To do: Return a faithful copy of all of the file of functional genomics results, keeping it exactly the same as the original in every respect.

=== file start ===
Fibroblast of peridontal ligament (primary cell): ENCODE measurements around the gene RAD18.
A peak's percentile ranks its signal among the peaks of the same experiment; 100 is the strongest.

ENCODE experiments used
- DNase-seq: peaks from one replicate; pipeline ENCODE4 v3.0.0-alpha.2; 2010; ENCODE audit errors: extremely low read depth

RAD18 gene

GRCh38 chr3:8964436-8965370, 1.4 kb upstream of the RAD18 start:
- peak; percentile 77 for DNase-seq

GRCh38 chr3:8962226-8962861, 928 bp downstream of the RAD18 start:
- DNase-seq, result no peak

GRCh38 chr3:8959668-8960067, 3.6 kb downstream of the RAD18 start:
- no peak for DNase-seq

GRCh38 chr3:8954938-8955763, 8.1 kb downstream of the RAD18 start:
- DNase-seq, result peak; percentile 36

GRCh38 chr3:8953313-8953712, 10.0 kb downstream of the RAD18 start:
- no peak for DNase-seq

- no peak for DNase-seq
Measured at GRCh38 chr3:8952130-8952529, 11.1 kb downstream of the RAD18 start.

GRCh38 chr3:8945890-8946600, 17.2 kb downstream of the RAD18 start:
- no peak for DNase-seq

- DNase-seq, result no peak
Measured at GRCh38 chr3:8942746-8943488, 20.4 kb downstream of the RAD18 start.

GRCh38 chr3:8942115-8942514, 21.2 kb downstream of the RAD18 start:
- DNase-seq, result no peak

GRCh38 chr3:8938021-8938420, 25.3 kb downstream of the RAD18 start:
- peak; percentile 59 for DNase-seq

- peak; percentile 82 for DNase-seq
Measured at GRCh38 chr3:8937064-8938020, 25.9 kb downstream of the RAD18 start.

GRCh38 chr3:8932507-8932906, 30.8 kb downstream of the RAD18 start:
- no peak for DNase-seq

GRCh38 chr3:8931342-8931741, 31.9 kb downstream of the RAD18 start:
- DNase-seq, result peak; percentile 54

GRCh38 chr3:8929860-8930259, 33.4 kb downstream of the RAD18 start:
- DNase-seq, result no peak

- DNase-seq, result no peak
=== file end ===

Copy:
Fibroblast of peridontal ligament (primary cell): ENCODE measurements around the gene RAD18.
A peak's percentile ranks its signal among the peaks of the same experiment; 100 is the strongest.

ENCODE experiments used
- DNase-seq: peaks from one replicate; pipeline ENCODE4 v3.0.0-alpha.2; 2010; ENCODE audit errors: extremely low read depth

RAD18 gene

GRCh38 chr3:8964436-8965370, 1.4 kb upstream of the RAD18 start:
- peak; percentile 77 for DNase-seq

GRCh38 chr3:8962226-8962861, 928 bp downstream of the RAD18 start:
- DNase-seq, result no peak

GRCh38 chr3:8959668-8960067, 3.6 kb downstream of the RAD18 start:
- no peak for DNase-seq

GRCh38 chr3:8954938-8955763, 8.1 kb downstream of the RAD18 start:
- DNase-seq, result peak; percentile 36

GRCh38 chr3:8953313-8953712, 10.0 kb downstream of the RAD18 start:
- no peak for DNase-seq

- no peak for DNase-seq
Measured at GRCh38 chr3:8952130-8952529, 11.1 kb downstream of the RAD18 start.

GRCh38 chr3:8945890-8946600, 17.2 kb downstream of the RAD18 start:
- no peak for DNase-seq

- DNase-seq, result no peak
Measured at GRCh38 chr3:8942746-8943488, 20.4 kb downstream of the RAD18 start.

GRCh38 chr3:8942115-8942514, 21.2 kb downstream of the RAD18 start:
- DNase-seq, result no peak

GRCh38 chr3:8938021-8938420, 25.3 kb downstream of the RAD18 start:
- peak; percentile 59 for DNase-seq

- peak; percentile 82 for DNase-seq
Measured at GRCh38 chr3:8937064-8938020, 25.9 kb downstream of the RAD18 start.

GRCh38 chr3:8932507-8932906, 30.8 kb downstream of the RAD18 start:
- no peak for DNase-seq

GRCh38 chr3:8931342-8931741, 31.9 kb downstream of the RAD18 start:
- DNase-seq, result peak; percentile 54

GRCh38 chr3:8929860-8930259, 33.4 kb downstream of the RAD18 start:
- DNase-seq, result no peak

- DNase-seq, result no peak